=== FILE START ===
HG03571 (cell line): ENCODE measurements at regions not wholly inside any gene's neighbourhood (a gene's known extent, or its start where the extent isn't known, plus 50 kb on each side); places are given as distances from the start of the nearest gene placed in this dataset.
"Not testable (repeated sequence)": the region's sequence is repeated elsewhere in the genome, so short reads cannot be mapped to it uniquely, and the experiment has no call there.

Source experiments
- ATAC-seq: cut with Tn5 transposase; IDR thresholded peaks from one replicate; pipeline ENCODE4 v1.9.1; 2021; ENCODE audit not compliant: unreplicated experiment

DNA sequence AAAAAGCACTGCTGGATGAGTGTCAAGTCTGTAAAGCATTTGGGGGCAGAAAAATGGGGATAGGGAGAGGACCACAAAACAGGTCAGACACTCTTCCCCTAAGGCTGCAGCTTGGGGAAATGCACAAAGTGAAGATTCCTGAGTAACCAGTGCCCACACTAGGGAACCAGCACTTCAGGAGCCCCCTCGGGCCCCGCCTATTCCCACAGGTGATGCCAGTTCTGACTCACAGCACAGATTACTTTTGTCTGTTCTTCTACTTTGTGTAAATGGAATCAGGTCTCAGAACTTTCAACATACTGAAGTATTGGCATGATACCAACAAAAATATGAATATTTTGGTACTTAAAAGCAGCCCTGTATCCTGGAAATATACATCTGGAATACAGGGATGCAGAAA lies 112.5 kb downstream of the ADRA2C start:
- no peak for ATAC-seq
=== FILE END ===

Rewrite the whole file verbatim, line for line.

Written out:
HG03571 (cell line): ENCODE measurements at regions not wholly inside any gene's neighbourhood (a gene's known extent, or its start where the extent isn't known, plus 50 kb on each side); places are given as distances from the start of the nearest gene placed in this dataset.
"Not testable (repeated sequence)": the region's sequence is repeated elsewhere in the genome, so short reads cannot be mapped to it uniquely, and the experiment has no call there.

Source experiments
- ATAC-seq: cut with Tn5 transposase; IDR thresholded peaks from one replicate; pipeline ENCODE4 v1.9.1; 2021; ENCODE audit not compliant: unreplicated experiment

DNA sequence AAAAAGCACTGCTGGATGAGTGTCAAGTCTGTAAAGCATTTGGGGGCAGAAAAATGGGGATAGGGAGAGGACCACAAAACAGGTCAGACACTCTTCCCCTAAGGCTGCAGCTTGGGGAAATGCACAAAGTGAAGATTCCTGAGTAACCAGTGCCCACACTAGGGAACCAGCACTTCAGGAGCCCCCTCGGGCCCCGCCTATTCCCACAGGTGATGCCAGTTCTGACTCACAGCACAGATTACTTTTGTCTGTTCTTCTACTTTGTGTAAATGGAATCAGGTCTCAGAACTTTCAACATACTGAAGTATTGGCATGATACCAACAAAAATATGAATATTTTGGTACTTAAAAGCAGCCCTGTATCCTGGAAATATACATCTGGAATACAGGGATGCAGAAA lies 112.5 kb downstream of the ADRA2C start:
- no peak for ATAC-seq